Today, the hill has been levelled. The migrants who arrived to work in the mines have been joined by their families – there are more than 4,000 people living in Budhpura now – but the village isn’t an active mining area any more. The global demand for sandstone for construction and decorative paving has been so extensive that Budhpura’s stocks have been seriously depleted. After the bigger pieces of stone have been taken out, what’s left are broken rocks, or quarry waste.

About two decades ago, when mining operations began to exhaust the extractable sandstone reserves near Budhpura and its neighbouring villages, mining and processing businesses started dumping the waste on the sides of the highway that connects the region to other cities. Here, workers – mostly children, women and older people – would sit all day, turning the waste into cobbles for a rupee per stone. Given the meagre pay, this work was only undertaken by those who couldn’t find work inside the mines, said Rana Sengupta, the CEO of the Mine Labour Protection Campaign Trust , a nonprofit in Rajasthan. “[The businesses] didn’t consider it an illegal thing,” he told me.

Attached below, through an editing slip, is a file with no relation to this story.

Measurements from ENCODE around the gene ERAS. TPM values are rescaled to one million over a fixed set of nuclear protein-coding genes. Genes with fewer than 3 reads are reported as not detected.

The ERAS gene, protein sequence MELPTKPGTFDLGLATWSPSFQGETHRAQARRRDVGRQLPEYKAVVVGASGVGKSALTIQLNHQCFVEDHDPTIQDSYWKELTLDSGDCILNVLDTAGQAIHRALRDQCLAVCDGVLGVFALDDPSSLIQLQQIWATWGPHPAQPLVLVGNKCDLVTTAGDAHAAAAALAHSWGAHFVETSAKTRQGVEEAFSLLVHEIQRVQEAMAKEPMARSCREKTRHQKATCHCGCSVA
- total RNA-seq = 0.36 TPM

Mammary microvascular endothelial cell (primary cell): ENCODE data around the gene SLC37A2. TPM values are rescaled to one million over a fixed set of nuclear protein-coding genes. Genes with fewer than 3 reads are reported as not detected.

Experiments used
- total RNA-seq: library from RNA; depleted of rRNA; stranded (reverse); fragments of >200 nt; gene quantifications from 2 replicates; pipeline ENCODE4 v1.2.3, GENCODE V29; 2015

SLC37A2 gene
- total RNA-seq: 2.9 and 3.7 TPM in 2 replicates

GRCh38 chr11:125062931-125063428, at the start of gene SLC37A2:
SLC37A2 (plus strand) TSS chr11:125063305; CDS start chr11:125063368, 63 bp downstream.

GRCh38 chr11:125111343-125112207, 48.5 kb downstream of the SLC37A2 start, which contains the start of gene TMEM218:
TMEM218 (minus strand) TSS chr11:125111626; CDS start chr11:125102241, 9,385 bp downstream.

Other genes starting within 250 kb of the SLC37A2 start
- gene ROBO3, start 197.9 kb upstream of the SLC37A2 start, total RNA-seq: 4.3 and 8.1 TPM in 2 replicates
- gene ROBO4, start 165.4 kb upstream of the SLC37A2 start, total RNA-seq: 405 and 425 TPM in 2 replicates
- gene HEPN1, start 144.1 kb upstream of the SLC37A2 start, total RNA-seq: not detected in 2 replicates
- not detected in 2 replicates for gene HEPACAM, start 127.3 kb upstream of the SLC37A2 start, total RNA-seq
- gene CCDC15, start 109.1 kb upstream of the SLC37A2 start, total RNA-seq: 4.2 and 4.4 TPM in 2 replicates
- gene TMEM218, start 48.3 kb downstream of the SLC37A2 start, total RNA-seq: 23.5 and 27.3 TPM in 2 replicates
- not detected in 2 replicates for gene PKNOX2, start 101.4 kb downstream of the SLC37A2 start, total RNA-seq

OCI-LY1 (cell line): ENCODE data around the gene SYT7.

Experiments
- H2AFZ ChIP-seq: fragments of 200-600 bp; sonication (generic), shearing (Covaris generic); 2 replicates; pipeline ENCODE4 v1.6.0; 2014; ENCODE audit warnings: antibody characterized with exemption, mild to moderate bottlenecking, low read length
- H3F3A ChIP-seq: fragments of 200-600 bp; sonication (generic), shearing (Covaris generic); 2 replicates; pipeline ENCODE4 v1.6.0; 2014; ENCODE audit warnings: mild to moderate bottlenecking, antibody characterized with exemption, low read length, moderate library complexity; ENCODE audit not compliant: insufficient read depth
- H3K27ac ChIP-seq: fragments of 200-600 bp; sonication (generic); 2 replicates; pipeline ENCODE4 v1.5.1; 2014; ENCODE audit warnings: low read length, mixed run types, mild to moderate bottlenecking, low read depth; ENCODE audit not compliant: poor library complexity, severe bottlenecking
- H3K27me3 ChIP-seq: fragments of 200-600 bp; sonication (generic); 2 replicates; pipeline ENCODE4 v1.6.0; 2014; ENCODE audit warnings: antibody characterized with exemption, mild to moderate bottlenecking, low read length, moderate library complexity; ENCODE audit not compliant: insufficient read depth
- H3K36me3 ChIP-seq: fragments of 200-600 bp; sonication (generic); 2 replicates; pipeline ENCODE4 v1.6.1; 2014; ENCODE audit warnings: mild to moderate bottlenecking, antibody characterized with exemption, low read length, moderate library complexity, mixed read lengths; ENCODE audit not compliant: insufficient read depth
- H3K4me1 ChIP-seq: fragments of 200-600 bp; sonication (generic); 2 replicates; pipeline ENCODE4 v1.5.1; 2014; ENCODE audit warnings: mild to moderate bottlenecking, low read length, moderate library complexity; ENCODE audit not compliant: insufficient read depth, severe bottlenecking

Today, all around the village, sandstone waste – lumps of tan and grey rocks and rubble – lies in heaps. It’s hard to find a patch of vacant land that isn’t occupied by piles of dusty stone, or stacked with wooden crates of cobbles waiting to be loaded on to trucks. The crates are unlabelled, and the trucks bear no insignia that would tell the workers who they work for, or the destination of the products of their labour. I asked Munna, who now makes cobblestones, if he knew the name of the company he works for. “We don’t know about the company, but we always hear that [the sandstone] goes to foreign countries,” he said. About 40 other workers told me something similar. The supply chains are long and complex, and hard to monitor.

Piles of stones, lots of small pieces of stone and empty pallet boxes lie discarded.

On a hot afternoon last summer, about 20 women sat in an open area where the hill once stood, working in groups on batches of stones. One of the women, taking shelter from the blazing sun under a tattered umbrella, placed a thin metal plate on top of a sandstone block and drew around its edges to get a near-perfect white rectangle. Then, using a chisel and hammer, she started chopping away around the rectangle, producing a smaller block.